first_imgThe Council of Representatives (COR), a diverse advisory group to student body president Pat McCormick, focused its discussions this semester on three primary goals outlined by McCormick in his “State of the Student Union” address. “The first pillar is uniting the Student Union to make it a more effective advocate, the second, delivering on constituent services and … [third,] dramatically extending student government’s ability to work on issues of consequence,” McCormick said. This semester was the group’s last as the COR’s last and most significant topic of debate resulted in its consolidation with the Student Senate. “There was something of a contradiction in COR,” McCormick said. “There was the sense that these members of the Student Union should advise the president on student policy and programming. But while we allow them to advise on policy, there was no architecture within student government to let them engage in policy terms.” McCormick said the group’s debates focused on how to expand representativeness in student government. “We tried to think through whether there might be a way to accomplish two objectives,” he said. “First, to cut through the red tape in student government that had increasingly come to be extraneous to the work of the Student Union itself, and secondly, to see whether there might be a way in doing so to unite the Student Union once and for all.” Following several months of revisions to the constitution led by COR member and Internal Affairs chair Ben Noe, the Council debated the merger for two weeks before holding a trial meeting with Senate. The senators approved the reform at that meeting last week. Before the merger, the Council did also address the second pillar, which McCormick refers to as “issues of convenience.” Council debate resulted in clarifying policies regarding student use of local taxi services, McCormick said. “We were excited to have the opportunity to discuss taxi reform and to get people’s feedback on transportation in general,” he said. “Providing more effective transportation to and from campus is routine, but important.” McCormick said the group’s conversations often centered on enhancing school spirit, and Notre Dame leprechaun Mike George even attended one meeting. “I extended that invitation [to George] in order to bring stakeholders together to talk about focusing on both student safety and school spirit,” he said. “We used COR to talk about stadium modernization and things like canned music.” McCormick said the group was helpful in his efforts to gauge student sentiment on the controversial game day updates. “COR serves as a sounding board to get a feel about where students stand,” he said. The Council’s final area of focus this semester, McCormick said, were “issues of consequence” relating to both University and external policy matters. “We talked about the education Forum, to discuss what worked in past years and how the Forum can be improved,” he said. “We talked about immigration reform in COR before Cardinal Mahoney came to speak at Senate, where we had the opportunity to bring in ideas from COR.” One of the most tangible results of dialogue in COR, McCormick said, was the passage of a comprehensive sustainability strategy by the University. “We had the chance to talk about sustainability, which contributed to my own approach toward working for a sustainability strategy at Senate, which resulted in our fourth resolution,” he said. “That was followed up with a report to the Board of Trustees, and now we have, for the first time in Notre Dame history, a public commitment to sustainability.” McCormick said the group’s greatest purpose this semester was to advance students’ role in policy change. “[The representatives] embody why the argument is so important, that students can be part of the project of building a Notre Dame consistent with the size of our hopes for the University,” he said.last_img read more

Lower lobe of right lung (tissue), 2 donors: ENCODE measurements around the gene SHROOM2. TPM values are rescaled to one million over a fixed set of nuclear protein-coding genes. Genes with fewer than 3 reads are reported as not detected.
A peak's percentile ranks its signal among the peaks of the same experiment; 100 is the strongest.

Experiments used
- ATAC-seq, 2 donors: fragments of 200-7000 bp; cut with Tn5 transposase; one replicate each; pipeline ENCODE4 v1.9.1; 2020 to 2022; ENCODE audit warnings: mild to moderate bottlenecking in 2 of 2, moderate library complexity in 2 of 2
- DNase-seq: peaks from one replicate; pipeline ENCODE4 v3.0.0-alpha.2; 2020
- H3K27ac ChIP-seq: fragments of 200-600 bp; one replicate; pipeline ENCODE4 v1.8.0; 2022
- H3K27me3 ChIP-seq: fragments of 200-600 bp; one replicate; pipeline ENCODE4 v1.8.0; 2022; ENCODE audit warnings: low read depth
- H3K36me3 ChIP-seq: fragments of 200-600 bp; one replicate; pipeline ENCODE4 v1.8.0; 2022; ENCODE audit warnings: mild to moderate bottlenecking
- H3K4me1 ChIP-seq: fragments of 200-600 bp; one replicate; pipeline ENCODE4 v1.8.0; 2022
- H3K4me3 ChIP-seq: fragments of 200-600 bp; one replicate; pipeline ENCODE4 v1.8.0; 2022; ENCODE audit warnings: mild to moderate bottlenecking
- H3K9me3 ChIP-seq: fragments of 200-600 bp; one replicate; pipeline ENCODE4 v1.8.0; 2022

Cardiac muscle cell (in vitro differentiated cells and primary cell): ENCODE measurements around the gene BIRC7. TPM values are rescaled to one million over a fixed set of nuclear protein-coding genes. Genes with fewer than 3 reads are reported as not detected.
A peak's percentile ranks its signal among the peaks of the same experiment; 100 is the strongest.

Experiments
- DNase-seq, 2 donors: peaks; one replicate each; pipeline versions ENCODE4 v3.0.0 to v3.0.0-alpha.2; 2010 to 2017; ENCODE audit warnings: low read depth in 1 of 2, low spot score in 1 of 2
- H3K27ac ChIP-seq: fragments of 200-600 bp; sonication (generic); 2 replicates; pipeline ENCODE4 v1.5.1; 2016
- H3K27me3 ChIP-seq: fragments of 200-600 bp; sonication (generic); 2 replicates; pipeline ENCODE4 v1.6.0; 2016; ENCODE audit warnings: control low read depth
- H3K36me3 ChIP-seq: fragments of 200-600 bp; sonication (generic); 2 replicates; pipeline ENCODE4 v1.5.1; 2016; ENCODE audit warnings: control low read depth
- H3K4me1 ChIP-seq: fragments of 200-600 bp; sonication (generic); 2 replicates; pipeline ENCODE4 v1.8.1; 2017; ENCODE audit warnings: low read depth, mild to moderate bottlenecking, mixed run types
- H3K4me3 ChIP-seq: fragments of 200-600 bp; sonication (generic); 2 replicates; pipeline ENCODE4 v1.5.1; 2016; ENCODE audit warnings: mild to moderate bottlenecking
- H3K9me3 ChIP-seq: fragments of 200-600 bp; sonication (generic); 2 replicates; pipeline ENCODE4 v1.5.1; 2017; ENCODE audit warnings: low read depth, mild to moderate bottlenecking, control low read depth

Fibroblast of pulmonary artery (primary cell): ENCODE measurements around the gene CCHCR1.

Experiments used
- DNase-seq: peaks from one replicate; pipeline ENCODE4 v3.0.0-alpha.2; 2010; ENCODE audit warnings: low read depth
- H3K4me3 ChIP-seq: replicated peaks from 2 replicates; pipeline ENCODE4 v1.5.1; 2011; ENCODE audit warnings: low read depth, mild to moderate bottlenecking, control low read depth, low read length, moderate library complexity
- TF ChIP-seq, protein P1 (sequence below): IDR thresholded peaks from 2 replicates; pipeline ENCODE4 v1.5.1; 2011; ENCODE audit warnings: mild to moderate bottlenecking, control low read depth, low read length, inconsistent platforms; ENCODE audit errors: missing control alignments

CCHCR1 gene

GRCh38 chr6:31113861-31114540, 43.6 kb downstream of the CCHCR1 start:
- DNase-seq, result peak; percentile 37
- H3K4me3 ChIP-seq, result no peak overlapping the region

Deadline approaches for student leadership